Sunday, September 16, 2012

Onwards and upwards to 5773

Tonight at sundown, the Jewish high holy days begin. If I finish working soon enough, I'll go down to the west steps of the Capitol to watch the sun set. I like to listen to John Coltrane on Rosh Hashona, too, usually after I get back to the chateau. He blows a very fine shofar, oh yeah.

When I used to have a car, I would drive around honking my horn which was not nearly as sonorous as listening to 'Trane, and annoyed other drivers as well as pedestrians. When I was married, I always asked my husband to play one of his saxophones, loud. I love the baritone saxophone, which is what he usually blew on Rosh Hashona.

The one tradition I strictly follow on this holy day is the eating of apples dipped in honey. I'm not completely out there, after all. In fact, I bet there are Jews who observe the holiday in much crazier ways than I do.

After tonight I will submerge myself in a contemplation of this past year, figure out if I need to offer apologies or clear up interpersonal tangles. This is very traditional. I'll be praying about my work for the coming year, looking clearly at all the mistakes I made in the past year so that when Yom Kippur arrives, I can let go of all of it, hence be open and clear as I move into 5773.

I love the high holy days. They are so Reya-esque! Thanks, God.

One thing I don't get about the Jewish new year is the timing. Why is early fall the beginning of a new year? The green world will soon die away, after which it will get dark and very cold. That feels like the end of the year, not the beginning. I like the Persian new year which begins at spring equinox. That makes sense to me, though winter solstice as a new year makes sense, too. I'm sure there must be some good reason for the timing, but I have not even the foggiest idea of what that is.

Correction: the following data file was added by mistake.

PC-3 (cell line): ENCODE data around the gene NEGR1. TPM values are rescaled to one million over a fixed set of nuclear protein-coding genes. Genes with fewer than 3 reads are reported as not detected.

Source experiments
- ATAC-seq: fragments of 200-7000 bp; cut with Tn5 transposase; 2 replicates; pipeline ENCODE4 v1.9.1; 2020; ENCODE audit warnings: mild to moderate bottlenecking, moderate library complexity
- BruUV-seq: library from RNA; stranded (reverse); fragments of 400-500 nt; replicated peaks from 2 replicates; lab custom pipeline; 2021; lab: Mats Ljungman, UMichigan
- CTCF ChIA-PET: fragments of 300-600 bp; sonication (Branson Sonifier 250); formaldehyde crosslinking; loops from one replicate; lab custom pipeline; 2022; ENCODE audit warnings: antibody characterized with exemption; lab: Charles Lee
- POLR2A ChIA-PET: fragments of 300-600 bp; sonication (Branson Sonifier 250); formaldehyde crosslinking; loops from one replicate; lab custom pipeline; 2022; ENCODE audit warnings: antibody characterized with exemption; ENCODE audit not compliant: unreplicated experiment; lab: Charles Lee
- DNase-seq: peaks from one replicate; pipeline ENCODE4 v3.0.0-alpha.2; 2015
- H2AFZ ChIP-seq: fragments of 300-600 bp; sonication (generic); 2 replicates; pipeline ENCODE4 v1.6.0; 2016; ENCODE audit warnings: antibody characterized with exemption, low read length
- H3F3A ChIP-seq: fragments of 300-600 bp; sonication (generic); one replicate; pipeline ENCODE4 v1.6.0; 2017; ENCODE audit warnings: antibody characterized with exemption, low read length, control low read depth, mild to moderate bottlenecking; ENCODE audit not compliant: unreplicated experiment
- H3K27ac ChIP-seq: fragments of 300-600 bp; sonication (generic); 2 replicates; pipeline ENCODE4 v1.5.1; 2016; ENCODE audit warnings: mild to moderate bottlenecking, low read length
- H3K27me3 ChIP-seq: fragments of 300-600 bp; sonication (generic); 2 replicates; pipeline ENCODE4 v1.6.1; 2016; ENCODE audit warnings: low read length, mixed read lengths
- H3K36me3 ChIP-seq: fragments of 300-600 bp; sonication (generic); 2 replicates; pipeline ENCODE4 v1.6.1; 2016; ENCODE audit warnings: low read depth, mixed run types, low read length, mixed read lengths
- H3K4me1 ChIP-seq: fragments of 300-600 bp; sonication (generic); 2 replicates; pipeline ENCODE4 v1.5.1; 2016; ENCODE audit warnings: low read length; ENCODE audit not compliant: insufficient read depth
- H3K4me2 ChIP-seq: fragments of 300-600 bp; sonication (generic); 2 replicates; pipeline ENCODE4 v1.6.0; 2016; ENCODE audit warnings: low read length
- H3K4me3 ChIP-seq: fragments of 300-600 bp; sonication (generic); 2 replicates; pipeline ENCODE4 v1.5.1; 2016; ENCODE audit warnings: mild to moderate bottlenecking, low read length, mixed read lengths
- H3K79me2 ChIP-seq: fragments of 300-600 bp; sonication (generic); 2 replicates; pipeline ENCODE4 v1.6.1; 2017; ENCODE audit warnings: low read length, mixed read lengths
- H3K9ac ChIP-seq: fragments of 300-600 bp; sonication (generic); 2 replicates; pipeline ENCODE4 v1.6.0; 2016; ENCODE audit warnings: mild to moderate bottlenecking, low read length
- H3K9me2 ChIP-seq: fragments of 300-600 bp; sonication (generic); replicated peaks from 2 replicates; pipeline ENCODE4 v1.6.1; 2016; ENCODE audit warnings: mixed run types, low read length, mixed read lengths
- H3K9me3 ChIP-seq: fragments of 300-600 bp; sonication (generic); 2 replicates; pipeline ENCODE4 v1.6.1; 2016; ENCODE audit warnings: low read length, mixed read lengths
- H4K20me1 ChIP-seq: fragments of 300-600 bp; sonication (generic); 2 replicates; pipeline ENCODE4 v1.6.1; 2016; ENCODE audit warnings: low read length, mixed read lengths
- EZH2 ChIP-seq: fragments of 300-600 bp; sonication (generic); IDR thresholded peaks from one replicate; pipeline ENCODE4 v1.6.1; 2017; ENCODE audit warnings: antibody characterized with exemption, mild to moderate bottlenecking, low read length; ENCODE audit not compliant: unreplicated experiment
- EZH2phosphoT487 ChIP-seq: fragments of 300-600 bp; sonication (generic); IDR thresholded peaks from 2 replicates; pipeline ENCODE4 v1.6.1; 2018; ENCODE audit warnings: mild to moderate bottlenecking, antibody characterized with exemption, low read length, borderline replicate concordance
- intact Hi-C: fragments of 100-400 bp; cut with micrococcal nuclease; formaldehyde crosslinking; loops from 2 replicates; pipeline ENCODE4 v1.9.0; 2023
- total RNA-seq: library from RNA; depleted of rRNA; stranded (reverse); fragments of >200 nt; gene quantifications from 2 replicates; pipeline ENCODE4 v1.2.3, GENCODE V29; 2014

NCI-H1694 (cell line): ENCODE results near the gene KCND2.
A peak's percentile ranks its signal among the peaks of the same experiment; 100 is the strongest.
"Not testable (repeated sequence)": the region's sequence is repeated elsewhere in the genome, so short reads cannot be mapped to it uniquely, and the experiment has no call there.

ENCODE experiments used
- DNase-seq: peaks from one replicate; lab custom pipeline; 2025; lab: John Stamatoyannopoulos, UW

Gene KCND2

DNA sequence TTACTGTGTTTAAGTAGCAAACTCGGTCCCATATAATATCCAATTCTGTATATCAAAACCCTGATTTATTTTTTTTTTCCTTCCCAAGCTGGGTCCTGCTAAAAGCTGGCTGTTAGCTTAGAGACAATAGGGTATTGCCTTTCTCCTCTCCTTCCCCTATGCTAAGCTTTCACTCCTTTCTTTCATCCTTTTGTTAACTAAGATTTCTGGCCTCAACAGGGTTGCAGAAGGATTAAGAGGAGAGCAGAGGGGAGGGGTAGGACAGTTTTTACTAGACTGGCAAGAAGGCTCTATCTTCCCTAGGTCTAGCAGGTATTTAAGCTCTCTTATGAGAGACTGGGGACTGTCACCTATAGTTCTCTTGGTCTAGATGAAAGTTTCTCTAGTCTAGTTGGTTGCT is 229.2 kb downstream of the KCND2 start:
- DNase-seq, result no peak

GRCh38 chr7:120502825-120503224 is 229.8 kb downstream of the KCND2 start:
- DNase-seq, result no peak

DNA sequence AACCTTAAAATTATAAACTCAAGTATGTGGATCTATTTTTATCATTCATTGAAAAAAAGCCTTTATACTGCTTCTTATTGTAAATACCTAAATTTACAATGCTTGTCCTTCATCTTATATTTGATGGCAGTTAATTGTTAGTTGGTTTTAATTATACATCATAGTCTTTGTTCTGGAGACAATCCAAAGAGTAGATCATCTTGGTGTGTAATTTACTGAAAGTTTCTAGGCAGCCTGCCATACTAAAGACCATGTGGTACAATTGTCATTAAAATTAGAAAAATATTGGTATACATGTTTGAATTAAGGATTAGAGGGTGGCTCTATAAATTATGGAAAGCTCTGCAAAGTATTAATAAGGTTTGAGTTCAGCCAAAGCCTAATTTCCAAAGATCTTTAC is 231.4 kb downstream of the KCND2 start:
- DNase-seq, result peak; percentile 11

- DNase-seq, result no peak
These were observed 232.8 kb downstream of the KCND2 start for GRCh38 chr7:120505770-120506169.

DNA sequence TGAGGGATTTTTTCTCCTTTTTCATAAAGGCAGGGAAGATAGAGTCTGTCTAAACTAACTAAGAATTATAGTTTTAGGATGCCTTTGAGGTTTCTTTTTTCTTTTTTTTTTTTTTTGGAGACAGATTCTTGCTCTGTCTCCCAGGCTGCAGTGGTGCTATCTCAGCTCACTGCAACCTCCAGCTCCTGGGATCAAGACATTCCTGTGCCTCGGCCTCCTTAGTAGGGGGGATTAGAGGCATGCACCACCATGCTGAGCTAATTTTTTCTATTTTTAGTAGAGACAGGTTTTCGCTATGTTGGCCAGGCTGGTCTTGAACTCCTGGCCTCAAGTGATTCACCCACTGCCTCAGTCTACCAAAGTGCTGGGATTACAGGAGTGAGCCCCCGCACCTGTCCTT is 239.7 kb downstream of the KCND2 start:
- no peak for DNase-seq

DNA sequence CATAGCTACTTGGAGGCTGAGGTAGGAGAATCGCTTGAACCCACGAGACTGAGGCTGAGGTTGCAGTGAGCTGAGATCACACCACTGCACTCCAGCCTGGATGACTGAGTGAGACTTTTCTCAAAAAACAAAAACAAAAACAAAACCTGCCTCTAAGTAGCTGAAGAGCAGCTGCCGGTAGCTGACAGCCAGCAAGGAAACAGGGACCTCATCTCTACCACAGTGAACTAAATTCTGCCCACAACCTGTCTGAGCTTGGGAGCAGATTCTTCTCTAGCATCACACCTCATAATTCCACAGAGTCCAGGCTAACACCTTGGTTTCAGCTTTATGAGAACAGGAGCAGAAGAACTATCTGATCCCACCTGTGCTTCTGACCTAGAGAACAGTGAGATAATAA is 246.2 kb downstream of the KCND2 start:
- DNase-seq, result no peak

Of course, the timing of the Jewish new year is only one of many many many mysteries I will never understand. I'm good with that. I like mystery. I like knowing there are many things I'll never get no matter how hard I try. I find it liberating to know in my heart of hearts that this world, and the universe itself, is impossibly complex. I must try to understand, because that struggle makes me kinder, wiser and more compassionate, not to mention more humble! But to achieve understanding of the world? To even imagine such a thing is crazy, hey?

We humans think well of our minds, but really, all our high toned thinking can only take us a tiny fraction of the way into the beauty and terror of all there is. This, I think, is a blessing.

Happy Sunday and Shalom.


ellen abbott said...

this is a beautiful post Reya. I like the the jewish new year very much, not that I go out of my way to celebrate it. but the reflection of the 10 days of awe I think are so important and humbling. knowing you need to apologize for something and doing it let's us shrug off our burdens. likewise, forgiving and letting go of offenses against you by others.

Reya Mellicker said...

Yes, exactly why I llke it too.

Thanks, Ellen. xx